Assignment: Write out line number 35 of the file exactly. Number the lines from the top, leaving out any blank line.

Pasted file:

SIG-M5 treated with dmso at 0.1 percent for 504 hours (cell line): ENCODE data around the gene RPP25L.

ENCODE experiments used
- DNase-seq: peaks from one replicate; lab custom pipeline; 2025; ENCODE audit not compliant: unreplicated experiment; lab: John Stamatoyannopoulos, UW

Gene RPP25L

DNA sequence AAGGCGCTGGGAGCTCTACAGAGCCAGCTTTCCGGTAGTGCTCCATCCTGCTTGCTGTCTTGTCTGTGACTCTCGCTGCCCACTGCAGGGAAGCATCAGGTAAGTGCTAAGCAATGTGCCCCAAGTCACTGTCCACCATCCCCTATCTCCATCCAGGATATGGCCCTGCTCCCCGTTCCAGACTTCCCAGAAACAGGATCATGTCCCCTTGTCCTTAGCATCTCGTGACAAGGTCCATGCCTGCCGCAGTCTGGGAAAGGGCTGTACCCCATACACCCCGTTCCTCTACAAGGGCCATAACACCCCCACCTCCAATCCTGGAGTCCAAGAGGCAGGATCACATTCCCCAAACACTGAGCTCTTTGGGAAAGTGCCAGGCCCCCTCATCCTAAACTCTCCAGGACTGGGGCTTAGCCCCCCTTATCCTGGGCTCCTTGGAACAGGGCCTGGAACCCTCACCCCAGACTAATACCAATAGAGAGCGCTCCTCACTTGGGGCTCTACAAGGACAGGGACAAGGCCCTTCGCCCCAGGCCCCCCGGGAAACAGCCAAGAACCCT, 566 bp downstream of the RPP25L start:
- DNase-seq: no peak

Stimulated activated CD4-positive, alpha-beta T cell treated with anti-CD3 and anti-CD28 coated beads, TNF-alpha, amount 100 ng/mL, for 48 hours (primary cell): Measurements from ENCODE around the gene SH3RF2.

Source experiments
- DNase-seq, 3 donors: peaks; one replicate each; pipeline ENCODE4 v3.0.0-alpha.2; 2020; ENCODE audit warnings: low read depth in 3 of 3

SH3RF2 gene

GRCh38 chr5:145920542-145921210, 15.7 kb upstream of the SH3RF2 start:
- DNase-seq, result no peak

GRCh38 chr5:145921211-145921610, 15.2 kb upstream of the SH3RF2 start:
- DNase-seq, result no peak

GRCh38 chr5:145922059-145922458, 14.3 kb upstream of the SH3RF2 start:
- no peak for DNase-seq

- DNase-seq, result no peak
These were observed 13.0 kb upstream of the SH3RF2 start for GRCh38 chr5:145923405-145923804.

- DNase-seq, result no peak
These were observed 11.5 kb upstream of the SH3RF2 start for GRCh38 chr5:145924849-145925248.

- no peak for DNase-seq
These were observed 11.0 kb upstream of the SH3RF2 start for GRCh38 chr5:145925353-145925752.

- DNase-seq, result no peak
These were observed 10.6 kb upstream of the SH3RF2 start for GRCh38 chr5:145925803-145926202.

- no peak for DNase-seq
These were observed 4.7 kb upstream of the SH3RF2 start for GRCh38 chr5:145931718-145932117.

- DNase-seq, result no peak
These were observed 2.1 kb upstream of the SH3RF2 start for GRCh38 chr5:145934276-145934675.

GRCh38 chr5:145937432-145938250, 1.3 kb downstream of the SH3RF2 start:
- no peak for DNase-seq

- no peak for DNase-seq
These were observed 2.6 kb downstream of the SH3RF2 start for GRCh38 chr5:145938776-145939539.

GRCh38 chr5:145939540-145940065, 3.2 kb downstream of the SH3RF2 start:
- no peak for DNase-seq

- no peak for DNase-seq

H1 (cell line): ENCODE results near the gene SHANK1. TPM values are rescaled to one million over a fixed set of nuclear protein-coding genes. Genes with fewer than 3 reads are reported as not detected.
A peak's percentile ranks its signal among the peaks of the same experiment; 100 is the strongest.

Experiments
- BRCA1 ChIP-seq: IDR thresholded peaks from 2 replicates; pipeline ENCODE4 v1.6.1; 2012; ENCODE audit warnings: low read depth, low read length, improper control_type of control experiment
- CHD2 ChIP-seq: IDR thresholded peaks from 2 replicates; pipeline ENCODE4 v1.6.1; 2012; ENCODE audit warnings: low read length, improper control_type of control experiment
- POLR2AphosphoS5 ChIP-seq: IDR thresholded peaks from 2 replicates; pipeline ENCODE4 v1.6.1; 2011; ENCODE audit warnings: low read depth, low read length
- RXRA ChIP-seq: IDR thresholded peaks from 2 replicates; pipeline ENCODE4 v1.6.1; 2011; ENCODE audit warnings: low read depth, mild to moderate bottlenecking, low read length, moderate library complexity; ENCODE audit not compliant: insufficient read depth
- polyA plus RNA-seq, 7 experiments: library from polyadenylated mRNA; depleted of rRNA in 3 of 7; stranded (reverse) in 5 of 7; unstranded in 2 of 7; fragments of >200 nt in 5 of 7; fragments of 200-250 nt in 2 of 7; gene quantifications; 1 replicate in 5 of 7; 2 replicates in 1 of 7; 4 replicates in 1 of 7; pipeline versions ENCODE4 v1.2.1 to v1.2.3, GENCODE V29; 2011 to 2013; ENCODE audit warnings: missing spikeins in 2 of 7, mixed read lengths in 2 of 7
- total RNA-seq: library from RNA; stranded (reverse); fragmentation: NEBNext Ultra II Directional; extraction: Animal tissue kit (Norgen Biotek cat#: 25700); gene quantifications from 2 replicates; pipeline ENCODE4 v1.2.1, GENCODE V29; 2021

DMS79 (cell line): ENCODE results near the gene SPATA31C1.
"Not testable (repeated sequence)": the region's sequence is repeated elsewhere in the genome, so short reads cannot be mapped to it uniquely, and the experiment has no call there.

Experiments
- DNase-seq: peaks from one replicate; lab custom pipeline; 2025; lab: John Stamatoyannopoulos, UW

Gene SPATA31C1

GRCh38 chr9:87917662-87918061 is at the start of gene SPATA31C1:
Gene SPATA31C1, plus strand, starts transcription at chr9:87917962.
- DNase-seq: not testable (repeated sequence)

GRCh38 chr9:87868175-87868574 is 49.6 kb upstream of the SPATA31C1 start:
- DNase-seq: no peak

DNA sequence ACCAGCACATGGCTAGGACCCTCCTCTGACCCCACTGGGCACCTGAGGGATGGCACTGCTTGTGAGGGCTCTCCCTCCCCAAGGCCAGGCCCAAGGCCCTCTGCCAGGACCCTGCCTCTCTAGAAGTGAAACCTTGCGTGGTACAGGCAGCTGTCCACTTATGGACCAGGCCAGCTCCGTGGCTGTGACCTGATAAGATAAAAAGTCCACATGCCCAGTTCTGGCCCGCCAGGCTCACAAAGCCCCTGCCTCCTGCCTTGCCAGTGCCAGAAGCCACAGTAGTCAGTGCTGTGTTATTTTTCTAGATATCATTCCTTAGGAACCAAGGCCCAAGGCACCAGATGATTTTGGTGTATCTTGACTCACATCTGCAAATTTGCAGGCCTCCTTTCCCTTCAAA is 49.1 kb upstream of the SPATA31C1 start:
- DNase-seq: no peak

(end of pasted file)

- no peak for DNase-seq